9 films that could have easily gotten a Best Picture nod at the Oscars
The Best Picture award doesn't decide which film was the best of a particular year. It decides which film deserved to win an Oscar that year.
Awards ceremonies should never be taken too seriously, even the Oscars. Ultimately, these are all just movies and a good movie can stand on its own two feet without an award to prop it up.
But there is a definite 'type' of film that gets nominated for Oscars. La La Land is a perfect example and will almost definitely walk away with the top prize on the night. But what about the films that were really, really great, but still didn't get a mention?
1. Hunt for the Wilderpeople
Films about family often get a look-in at the Oscars, and there's fewer more joyously off-beat films about family than Hunt for the Wilderpeople. It's an emotional and funny journey through the rainforests of New Zealand as a boy and his uncle go on the run.
Entertaining and endearingly sincere, Hunt for the Wilderpeople never really had a shot at the Oscars, but that's why we're including it here. A must-see.
2. I, Daniel Blake
A powerful and moving film about real people, dealing with a real issue in society today. It won the Palme d'Or at Cannes last year, but it should have been in with a shout at the Oscars.
3. Nocturnal Animals
It was actually a surprise not to see this up for a nomination. Nocturnal Animals split the critics, with some enjoying it as a super-stylish thriller, and others finding it to be misogynistic and lacking substance.
What Nocturnal Animals is, however, is an extremely well-made film that left everyone who saw it feeling uncomfortable and more than a little unclean. A truly cinematic (if slightly traumatising) experience.
4. The Lobster
The last comedy film to win Best Picture was Annie Hall in 1978. The last weird-as-balls comedy film to win was, well, probably never.
The Lobster is a weird-as-balls comedy, but it's about the absurdity of relationships and the ridiculous pressure to not be single, to settle for someone and live out your days in semi-happiness. Is it classic Oscar fare? Definitely not, but it's a cracking film.
Before you say it, it was actually looking as though Deadpool was genuinely heading towards an Oscar nomination. It picked up a Golden Globe nod and got nominations at various industry awards, which usually signal it's good for a place on Oscar night.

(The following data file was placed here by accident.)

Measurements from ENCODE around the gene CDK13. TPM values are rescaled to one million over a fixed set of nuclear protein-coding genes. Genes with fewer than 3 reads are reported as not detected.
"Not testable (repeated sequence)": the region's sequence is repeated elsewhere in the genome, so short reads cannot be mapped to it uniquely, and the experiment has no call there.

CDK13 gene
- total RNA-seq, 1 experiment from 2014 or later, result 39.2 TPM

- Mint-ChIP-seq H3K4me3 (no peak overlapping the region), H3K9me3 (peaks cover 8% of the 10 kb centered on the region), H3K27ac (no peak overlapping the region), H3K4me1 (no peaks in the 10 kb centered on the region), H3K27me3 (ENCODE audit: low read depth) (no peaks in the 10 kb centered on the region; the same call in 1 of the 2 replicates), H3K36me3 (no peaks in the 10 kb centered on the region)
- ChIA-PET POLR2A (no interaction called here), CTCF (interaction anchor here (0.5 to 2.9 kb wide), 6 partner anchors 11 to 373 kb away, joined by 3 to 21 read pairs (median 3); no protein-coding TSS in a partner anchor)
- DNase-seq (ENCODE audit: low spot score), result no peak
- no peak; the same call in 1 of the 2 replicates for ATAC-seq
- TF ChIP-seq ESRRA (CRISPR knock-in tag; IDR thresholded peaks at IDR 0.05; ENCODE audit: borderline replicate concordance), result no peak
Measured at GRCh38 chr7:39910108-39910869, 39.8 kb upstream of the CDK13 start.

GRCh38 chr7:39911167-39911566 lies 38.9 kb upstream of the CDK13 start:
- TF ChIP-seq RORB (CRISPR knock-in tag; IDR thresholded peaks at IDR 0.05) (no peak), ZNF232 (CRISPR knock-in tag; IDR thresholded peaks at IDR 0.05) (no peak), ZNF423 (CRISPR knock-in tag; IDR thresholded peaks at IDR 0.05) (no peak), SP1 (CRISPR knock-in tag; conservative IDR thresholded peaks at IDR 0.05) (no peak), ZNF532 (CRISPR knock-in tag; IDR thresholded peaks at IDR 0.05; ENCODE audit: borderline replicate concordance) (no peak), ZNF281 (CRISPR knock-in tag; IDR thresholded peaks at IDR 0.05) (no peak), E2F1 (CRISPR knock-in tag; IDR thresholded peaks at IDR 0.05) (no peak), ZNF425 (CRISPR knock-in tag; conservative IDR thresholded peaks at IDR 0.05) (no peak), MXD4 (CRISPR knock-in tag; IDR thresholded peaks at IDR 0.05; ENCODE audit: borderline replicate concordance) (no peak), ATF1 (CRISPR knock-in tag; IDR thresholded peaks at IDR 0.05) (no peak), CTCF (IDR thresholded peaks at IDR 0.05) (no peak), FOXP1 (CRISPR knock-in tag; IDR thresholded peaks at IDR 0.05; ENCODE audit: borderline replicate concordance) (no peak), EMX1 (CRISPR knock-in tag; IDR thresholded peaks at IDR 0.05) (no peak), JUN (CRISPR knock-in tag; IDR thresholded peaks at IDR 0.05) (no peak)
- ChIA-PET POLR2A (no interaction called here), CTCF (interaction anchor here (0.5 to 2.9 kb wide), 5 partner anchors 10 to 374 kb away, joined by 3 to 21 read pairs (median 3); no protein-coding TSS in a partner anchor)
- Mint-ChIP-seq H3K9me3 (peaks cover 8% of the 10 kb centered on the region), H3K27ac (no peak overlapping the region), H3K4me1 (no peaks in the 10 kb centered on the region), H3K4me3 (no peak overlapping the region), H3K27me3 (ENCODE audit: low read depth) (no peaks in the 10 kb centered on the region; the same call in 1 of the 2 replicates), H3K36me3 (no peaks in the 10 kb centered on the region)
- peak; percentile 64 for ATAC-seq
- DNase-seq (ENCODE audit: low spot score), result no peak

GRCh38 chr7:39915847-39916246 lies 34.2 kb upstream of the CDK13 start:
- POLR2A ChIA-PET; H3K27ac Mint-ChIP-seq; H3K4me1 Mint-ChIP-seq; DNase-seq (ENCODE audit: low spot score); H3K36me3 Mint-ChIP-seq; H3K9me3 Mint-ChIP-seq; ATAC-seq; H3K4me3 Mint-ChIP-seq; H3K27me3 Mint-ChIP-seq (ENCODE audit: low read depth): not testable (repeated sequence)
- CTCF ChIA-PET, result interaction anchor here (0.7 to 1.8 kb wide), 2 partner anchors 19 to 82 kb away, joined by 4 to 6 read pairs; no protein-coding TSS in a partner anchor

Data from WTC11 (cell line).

Sadly not. Besides, Deadpool doesn't need an Oscar nomination - it kicks ass on its own terms. On the other hand, when Suicide Squad gets a nomination (for Best Makeup and Hairstyling, admittedly) and Deadpool gets nothing, something's amiss.
6. Sing Street
If you've seen Sing Street, then you'll already know what this is doing in here. The most feel-good film of last year, Sing Street is an absolute joy to watch, with some of the catchiest songs of the year (none of which got nominated, by the way).
The synopsis is basically "boy starts band to impress girl, band actually turns out to be quite good" but it's so much more than that. It's about teenage rebellion, first loves and finding your groove. If you don't love this film then can you honestly say you've ever really loved anything?
No documentary has ever been nominated for Best Picture, but there's no real reason why not. If any doc deserved a place at that table this year, it's Ava DuVernay's incredible movie 13th. The film looks at the problem of mass incarceration in America, and how the 13th Amendment legally enables a new kind of slave labour in prisons.
It's a shattering and eye-opening film that will make you simultaneously sad and angry, and you can watch it on Netflix right now. It's up for Best Documentary, but if there was ever a film that deserved the platform of Best Picture, it's 13th.
8. Green Room
Horror movies tend to have a tricky time at the Oscars, with only five ever getting nominations for Best Picture: The Exorcist, Jaws, Black Swan, The Sixth Sense and The Silence of the Lambs, with the latter taking home the prize in 1992.
Green Room was one of the most tense, most brutal films of last year. The film deserves some kind of technical recognition for the gore alone, but if films are meant to take you an emotional journey, Green Room puts you through the fucking wringer.
Now in fairness, Zootropolis (or Zootopia as it's know in the US) did get a nomination for Best Animation, but as anyone who saw Zootropolis will know, it is a great film in and of its own right.
Not every family movie deals with the tricky issue of race relations, but Zootropolis did so with great aplomb. It's funny, it's meaningful and it really has something to say. It deserved a shot at the top prize, but it's in with a strong shot at Best Animation, which is not to be sniffed at.